Last year's GTC event in San Jose, California saw the unveil of nVidia's architecture following Maxwell: Pascal. We wrote about Pascal at the time, but very little was revealed about the new architecture. This year's GTC keynote presentation by nVidia CEO Jen-Hsun Huang revisited Pascal architecture and the nVidia GPU roadmap through 2018.
Our full GTX Titan X ($1000) FPS benchmarks are pending publication following nVidia's GPU Technology Conference (GTC), though CEO Jen-Hsun Huang's keynote today marks the official and immediate launch of the GTX Titan X video card. The keynote was live-streamed.
Moments ago, the new GTX Titan X's official specifications were unveiled at GTC 2015, to include core count, the GPU, and price. We've compared the Titan X's spec to the GTX 980, & 780 Ti below. The Titan X will be available here (Newegg) at some point. The card should be available via NVIDIA's official store momentarily.
Our initial review of nVidia's new GTX 960 looked at ASUS' Strix model of the card, a $210 unit with a custom cooler and an emphasis on silence. We declared the GTX 960 a formidable competitor at the price range, remarking that its software-side support and power made it a primary choice for 1080p gaming. AMD's closest competitor is the R9 280 – a powerful alternative for users who don't mind a bit higher TDP and less frequent driver updates – priced closer to $170 after rebates.
As nVidia continues to push SLI as an actionable configuration, the question of SLI compatibility with video games is raised once again. Not all games adequately support SLI and, for this reason, we've historically recommend a single, more powerful GPU in opposition to two mid-range options in SLI.
Part of our daily activities include extensive graphics benchmarking of various video cards and games, often including configuration, OC, and performance tweaks. As part of these benchmarks, we publish tables comparing FPS for the most popular graphics cards, ultimately assisting in determining what the true requirements are for gaming at a high FPS.
Although our test methodology includes extra steps to ensure an isolated, clean operating environment for benchmarking, the basics of testing can be executed on everyday gaming systems. This article explains how to benchmark your graphics card, framerate (FPS), and video games to determine whether your PC can play a game. Note that we've simplified our methodology for implementation outside of a more professional environment.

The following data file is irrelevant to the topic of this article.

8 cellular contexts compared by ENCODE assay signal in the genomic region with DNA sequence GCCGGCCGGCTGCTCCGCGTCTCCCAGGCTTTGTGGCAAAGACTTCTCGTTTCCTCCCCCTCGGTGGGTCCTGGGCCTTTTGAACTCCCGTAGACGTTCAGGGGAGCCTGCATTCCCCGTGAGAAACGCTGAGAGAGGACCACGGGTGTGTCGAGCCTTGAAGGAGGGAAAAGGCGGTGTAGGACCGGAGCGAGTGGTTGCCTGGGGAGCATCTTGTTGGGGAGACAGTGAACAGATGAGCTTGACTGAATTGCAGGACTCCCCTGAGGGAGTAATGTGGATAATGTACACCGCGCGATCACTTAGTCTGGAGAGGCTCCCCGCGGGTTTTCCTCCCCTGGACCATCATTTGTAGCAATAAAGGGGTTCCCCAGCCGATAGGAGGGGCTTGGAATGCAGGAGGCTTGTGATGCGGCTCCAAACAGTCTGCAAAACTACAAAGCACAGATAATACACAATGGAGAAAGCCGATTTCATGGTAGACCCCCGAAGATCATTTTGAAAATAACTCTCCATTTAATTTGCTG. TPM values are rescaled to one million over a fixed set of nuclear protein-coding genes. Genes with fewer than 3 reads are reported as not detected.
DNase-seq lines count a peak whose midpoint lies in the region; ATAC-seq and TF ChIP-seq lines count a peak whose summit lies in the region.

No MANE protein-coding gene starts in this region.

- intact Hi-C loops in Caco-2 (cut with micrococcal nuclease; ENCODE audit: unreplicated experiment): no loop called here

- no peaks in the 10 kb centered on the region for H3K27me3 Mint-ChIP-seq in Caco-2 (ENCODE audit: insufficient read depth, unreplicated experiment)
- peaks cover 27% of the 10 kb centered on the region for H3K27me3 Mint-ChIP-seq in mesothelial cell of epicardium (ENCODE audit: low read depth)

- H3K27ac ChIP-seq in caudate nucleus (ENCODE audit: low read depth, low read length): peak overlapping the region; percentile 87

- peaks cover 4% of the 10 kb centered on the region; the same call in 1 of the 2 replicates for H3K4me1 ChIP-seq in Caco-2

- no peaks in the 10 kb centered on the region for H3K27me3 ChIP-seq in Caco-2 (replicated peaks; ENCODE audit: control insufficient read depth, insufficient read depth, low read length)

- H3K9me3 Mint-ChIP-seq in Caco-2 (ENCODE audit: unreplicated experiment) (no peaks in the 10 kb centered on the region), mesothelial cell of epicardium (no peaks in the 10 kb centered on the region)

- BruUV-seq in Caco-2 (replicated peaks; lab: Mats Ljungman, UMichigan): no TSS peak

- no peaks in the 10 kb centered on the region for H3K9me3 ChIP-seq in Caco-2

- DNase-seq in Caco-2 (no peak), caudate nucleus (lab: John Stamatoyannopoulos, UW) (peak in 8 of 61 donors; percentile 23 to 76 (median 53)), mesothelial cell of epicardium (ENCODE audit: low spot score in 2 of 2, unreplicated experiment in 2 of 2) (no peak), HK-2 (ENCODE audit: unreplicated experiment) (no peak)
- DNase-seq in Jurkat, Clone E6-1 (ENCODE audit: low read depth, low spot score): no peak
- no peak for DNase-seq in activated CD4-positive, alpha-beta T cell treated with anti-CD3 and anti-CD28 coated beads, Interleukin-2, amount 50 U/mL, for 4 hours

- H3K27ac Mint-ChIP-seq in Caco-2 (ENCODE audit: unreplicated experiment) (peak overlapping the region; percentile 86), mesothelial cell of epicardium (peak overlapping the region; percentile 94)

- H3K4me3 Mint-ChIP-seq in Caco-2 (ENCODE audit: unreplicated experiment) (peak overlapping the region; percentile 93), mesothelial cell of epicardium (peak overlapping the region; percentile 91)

It's official: The price gap between the GTX 960 and GTX 970 is large enough to drive a Ti through. NVidia's new GeForce GTX 960 2GB graphics card ships at $200, pricing it a full $50 cheaper than the GTX 760's launch price. The immediate competition would be AMD's R9 285, priced almost equivalently.
NVidia's GTX 960 is intended to target the market seeking the best video card for the money – a segment that both AMD and nVidia call the “sweet spot” – and is advertised as capable of playing most modern games on high settings or better. The GTX 960 uses a new Maxwell GPU, called the GM206, for which the groundwork was laid by the GTX 980's GM204 GPU. In our GTX 980 review, we mentioned that per-core performance and per-watt performance had increased substantially, resulting in a specs listing that exhibits a lower core count and smaller memory interface. AMD has leveraged these number changes in recent marketing outreaches, something we'll discuss in the conclusion.
This GeForce GTX 960 review tests the new ASUS Strix 960 video card against the 970, 760, R9 285, & others. The benchmark analyzes GTX 960 FPS performance in titles like Far Cry, Assassin's Creed, EVOLVE, and other modern titles. The GTX 960 is firmly designed for 1080p gaming, which is where the vast majority of monitors currently reside.
Judging by our content traffic trends, there's an express user interest in external graphics solutions as employed by laptops. These solutions allow desktop-quality graphics output without restricting the laptop in non-gaming tasks; that is, the GPU is connected via docking station, granting full mobility of the portable when used for usual commuting or work tasks.
AMD may have just given the nod of recognition to overclockers looking for a more aptly-priced APU. The company just provided the information at CES 2015 that they are set to release the A8-7650K, providing an unlocked SKU among the A8s. At an MSRP of $105, the A8-7650K is only $6 more than the A8-7600, which is not unlocked. We believe that the small step in price difference was done to address community complaints about larger price differences between regular and unlocked versions of the A10 APUs. The 7650K will come with 10 compute cores (4 CPU + 6 GPU) and have a base frequency of 3.3 GHz with the ability to turbo up to 3.7 GHz. Like the other Kaveri APUs, there is full support for Mantle and OpenCL 2.0.
The international Consumer Electronics Show kicks off next week in Las Vegas, NV. As part of our annual attendance, we book dozens of meetings in advance with major manufacturers and parts vendors; nVidia, AMD, and Intel are almost always our staples. This time, however, nVidia wasn't booking GeForce meetings and noted that it will be handling things a little differently this year.
As a part of our new website design – pending completion before CES – we've set forth on a mission to define several aspects of GPU technology with greater specificity than we've done previously. One of these aspects is texture fill-rate (or filter rate) and the role of the TMU, or Texture Mapping Units.
When listing GPU specifications, we often enumerate the clockrate and TMU count, among other specs. These two items are directly related to one another, each used to extrapolate the “texture filter rate” of the GPU. The terms “Texture Fill-Rate” and “Texture Filter Rate” can be used interchangeably. For demonstration purposes, here is a specifications table for the GTX 980 (just because it's recent):